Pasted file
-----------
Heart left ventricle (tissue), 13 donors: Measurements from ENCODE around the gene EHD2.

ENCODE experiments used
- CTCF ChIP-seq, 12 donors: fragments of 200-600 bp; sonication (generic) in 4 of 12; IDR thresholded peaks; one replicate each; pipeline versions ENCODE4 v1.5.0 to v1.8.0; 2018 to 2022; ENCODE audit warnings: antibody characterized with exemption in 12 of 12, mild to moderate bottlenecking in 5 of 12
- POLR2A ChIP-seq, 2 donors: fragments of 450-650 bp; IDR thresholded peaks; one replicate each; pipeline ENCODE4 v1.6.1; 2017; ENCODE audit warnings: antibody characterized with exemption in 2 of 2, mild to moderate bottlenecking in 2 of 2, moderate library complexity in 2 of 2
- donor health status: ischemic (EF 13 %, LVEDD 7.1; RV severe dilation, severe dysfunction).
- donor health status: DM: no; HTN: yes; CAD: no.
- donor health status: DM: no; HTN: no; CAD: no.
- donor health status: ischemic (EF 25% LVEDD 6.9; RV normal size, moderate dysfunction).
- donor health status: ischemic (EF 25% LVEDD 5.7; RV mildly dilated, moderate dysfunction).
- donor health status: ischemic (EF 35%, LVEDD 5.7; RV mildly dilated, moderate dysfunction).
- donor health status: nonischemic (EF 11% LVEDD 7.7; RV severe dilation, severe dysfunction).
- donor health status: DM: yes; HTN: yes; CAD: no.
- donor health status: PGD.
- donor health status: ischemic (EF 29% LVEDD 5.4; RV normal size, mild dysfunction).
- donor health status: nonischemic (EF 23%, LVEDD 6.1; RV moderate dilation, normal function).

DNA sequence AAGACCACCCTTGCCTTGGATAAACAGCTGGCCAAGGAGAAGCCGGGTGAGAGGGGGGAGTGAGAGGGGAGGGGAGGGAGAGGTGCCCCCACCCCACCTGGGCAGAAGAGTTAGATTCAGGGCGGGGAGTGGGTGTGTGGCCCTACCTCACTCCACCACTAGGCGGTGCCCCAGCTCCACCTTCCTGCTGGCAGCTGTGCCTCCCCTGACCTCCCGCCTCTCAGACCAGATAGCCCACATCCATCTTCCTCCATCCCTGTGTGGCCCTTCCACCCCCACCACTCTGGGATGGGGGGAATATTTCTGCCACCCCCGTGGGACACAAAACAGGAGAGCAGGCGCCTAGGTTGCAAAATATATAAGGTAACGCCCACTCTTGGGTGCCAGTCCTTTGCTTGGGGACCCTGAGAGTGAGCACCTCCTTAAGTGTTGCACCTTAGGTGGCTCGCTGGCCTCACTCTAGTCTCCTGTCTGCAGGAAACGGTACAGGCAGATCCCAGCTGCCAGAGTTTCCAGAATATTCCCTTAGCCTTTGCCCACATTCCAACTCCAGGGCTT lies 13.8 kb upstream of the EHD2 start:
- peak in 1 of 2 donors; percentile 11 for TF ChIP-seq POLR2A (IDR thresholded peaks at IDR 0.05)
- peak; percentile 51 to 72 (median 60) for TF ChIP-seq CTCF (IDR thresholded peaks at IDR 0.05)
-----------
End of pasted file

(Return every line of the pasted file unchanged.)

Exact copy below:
Heart left ventricle (tissue), 13 donors: Measurements from ENCODE around the gene EHD2.

ENCODE experiments used
- CTCF ChIP-seq, 12 donors: fragments of 200-600 bp; sonication (generic) in 4 of 12; IDR thresholded peaks; one replicate each; pipeline versions ENCODE4 v1.5.0 to v1.8.0; 2018 to 2022; ENCODE audit warnings: antibody characterized with exemption in 12 of 12, mild to moderate bottlenecking in 5 of 12
- POLR2A ChIP-seq, 2 donors: fragments of 450-650 bp; IDR thresholded peaks; one replicate each; pipeline ENCODE4 v1.6.1; 2017; ENCODE audit warnings: antibody characterized with exemption in 2 of 2, mild to moderate bottlenecking in 2 of 2, moderate library complexity in 2 of 2
- donor health status: ischemic (EF 13 %, LVEDD 7.1; RV severe dilation, severe dysfunction).
- donor health status: DM: no; HTN: yes; CAD: no.
- donor health status: DM: no; HTN: no; CAD: no.
- donor health status: ischemic (EF 25% LVEDD 6.9; RV normal size, moderate dysfunction).
- donor health status: ischemic (EF 25% LVEDD 5.7; RV mildly dilated, moderate dysfunction).
- donor health status: ischemic (EF 35%, LVEDD 5.7; RV mildly dilated, moderate dysfunction).
- donor health status: nonischemic (EF 11% LVEDD 7.7; RV severe dilation, severe dysfunction).
- donor health status: DM: yes; HTN: yes; CAD: no.
- donor health status: PGD.
- donor health status: ischemic (EF 29% LVEDD 5.4; RV normal size, mild dysfunction).
- donor health status: nonischemic (EF 23%, LVEDD 6.1; RV moderate dilation, normal function).

DNA sequence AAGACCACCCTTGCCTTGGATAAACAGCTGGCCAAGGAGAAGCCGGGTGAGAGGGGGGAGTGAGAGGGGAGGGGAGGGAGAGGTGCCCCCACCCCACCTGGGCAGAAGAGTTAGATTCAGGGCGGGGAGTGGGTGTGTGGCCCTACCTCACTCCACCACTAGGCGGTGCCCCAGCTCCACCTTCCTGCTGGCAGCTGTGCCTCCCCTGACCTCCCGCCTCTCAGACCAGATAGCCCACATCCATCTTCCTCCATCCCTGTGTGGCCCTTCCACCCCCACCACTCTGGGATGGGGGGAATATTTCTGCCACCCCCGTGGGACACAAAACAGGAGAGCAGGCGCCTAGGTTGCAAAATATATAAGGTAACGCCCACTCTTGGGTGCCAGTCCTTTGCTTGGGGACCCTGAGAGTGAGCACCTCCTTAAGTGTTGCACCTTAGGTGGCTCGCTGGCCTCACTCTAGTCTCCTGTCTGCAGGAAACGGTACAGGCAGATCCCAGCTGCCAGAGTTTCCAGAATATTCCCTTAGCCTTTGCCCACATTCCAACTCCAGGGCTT lies 13.8 kb upstream of the EHD2 start:
- peak in 1 of 2 donors; percentile 11 for TF ChIP-seq POLR2A (IDR thresholded peaks at IDR 0.05)
- peak; percentile 51 to 72 (median 60) for TF ChIP-seq CTCF (IDR thresholded peaks at IDR 0.05)